Advancing Climate Security in the Mediterranean: Toward a Shared Agenda for Action

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by Grazia Pacillo, Marina Mastrorillo , and Ibukun Taiwo (Climate Security FOCUS)

On June 26, 2023, CGIAR Focus Climate Security, supported by the CGIAR Initiatives on Climate Resilience; Fragility, Conflict, and Migration; and the Alliance of Bioversity International and CIAT; under the patronage of the Italian Ministry of Foreign Affairs and International Cooperation, convened a high-level event to discuss a common vision of the climate, migration, and security nexus in the Mediterranean region.

The Mediterranean region is currently on the frontlines of a climate crisis. Already burdened with fragility and instability, the region is disproportionately affected by climate change with erratic weather patterns leading to heatwaves, prolonged water scarcity, and more recently, floods, while compromising agriculture and food security. 

In her keynote, Professor Emanuela Claudia Del Re, the European Union Special Representative for the Sahel, recognized the interconnectedness of climate and security, appreciating the advancement in the understanding of climate security as a concept.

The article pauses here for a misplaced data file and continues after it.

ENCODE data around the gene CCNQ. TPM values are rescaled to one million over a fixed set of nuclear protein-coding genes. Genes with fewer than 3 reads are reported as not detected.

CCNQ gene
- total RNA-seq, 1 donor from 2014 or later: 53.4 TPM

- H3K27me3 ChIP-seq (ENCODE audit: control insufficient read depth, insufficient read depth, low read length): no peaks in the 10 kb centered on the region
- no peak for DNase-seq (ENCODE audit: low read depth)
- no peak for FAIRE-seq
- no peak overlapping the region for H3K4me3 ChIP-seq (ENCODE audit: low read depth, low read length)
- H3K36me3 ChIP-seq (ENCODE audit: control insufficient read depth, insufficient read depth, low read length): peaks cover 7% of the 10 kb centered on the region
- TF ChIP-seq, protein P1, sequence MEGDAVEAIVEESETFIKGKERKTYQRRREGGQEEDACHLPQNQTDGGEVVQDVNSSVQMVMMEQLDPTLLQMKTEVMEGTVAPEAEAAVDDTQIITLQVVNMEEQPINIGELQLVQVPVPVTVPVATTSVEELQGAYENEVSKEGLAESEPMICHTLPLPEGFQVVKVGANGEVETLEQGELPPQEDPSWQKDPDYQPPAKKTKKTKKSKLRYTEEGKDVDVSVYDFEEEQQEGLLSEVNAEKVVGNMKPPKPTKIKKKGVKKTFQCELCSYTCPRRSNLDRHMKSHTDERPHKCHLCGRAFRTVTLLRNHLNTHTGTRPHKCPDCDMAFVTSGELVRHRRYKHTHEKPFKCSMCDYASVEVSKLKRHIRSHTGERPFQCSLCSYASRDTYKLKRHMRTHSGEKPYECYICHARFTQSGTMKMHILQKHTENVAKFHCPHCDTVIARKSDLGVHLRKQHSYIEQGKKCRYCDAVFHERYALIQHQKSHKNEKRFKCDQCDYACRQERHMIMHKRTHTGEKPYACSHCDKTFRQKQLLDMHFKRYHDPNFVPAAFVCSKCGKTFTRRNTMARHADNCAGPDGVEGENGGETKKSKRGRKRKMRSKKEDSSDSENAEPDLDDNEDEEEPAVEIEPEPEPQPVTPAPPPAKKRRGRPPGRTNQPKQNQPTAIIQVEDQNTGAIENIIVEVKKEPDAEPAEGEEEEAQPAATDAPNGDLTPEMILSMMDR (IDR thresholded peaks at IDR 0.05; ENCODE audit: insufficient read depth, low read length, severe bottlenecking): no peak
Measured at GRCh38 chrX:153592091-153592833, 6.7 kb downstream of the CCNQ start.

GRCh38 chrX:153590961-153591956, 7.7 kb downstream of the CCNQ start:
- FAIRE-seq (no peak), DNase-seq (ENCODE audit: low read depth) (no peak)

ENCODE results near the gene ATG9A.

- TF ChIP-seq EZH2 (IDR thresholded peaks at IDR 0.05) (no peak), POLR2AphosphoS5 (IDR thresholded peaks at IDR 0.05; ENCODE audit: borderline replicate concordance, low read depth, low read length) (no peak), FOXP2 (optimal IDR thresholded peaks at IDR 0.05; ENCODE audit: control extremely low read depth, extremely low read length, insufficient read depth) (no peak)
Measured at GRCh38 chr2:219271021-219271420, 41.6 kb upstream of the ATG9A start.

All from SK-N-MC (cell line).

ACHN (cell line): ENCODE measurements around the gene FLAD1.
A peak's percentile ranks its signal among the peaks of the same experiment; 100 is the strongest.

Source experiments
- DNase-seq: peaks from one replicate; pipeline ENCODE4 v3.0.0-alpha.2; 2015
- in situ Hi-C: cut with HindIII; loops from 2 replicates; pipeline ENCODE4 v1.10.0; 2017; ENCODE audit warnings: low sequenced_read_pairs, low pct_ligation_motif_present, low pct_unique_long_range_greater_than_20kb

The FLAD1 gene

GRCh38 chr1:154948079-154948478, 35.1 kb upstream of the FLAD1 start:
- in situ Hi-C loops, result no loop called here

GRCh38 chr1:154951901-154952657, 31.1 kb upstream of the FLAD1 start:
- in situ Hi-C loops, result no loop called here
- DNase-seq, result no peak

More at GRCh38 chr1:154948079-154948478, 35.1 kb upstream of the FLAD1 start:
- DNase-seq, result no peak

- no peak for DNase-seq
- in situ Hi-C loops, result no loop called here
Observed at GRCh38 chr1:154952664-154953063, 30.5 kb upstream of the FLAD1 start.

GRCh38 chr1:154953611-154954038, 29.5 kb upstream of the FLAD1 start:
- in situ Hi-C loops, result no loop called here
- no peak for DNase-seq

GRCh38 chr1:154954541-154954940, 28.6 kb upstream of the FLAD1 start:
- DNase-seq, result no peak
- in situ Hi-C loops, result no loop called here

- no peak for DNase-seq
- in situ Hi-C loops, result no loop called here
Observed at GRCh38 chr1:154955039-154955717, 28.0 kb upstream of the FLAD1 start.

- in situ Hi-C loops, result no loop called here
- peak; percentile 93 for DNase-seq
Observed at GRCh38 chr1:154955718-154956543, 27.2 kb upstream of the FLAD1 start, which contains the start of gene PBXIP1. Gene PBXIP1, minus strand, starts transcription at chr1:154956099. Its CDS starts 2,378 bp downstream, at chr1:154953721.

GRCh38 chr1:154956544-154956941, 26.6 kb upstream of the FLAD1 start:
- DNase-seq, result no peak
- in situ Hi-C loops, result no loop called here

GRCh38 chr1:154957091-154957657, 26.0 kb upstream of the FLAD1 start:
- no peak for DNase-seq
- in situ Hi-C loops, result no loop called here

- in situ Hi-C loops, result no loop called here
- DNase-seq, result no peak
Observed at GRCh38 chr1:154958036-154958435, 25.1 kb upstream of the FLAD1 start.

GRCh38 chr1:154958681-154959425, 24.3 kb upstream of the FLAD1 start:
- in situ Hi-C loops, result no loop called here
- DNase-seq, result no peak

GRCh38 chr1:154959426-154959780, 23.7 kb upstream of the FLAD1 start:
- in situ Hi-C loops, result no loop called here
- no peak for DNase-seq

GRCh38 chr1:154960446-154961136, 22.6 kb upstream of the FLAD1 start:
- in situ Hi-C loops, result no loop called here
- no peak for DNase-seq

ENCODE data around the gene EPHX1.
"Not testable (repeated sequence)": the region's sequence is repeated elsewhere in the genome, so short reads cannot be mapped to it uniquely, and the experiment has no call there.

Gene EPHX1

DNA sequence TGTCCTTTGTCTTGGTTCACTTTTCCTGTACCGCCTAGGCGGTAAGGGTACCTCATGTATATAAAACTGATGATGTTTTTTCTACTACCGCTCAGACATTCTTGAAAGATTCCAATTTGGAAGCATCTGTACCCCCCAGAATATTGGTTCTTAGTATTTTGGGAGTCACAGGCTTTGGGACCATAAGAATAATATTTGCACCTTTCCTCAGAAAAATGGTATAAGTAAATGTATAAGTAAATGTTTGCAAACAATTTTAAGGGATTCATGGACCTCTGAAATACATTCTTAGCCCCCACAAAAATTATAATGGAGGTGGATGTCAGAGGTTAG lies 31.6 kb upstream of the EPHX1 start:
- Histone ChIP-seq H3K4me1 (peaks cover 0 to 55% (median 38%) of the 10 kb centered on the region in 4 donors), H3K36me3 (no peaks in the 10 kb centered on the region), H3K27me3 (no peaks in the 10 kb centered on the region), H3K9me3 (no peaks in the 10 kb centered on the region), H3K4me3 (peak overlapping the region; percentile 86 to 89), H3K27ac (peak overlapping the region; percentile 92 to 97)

She also drew on her extensive field experience to highlight real-world situations where climate exacerbates the root causes of insecurity and migration. For example, in the Lake Chad region where shrinking lake surface and environmental hazards have aggravated the vulnerabilities of local communities and favored the expansion of terrorist groups like Boko Haram, who take advantage of the community’s plight to gain control over territories. Similarly in Burkina Faso, about two million people have been displaced due to terrorism and violence, which have made these groups, especially women, more vulnerable to climate shocks. Climate is also significantly affecting transhumance routes, causing conflict between nomadic herding groups, and settled farmers, especially in the Sahel.

The keynote speech was followed by two very insightful panel discussions addressing the following two questions:

  1. How does climate exacerbate root causes of insecurity in the Mediterranean Region?
  2. What can we do to mitigate the climate and insecurity nexus?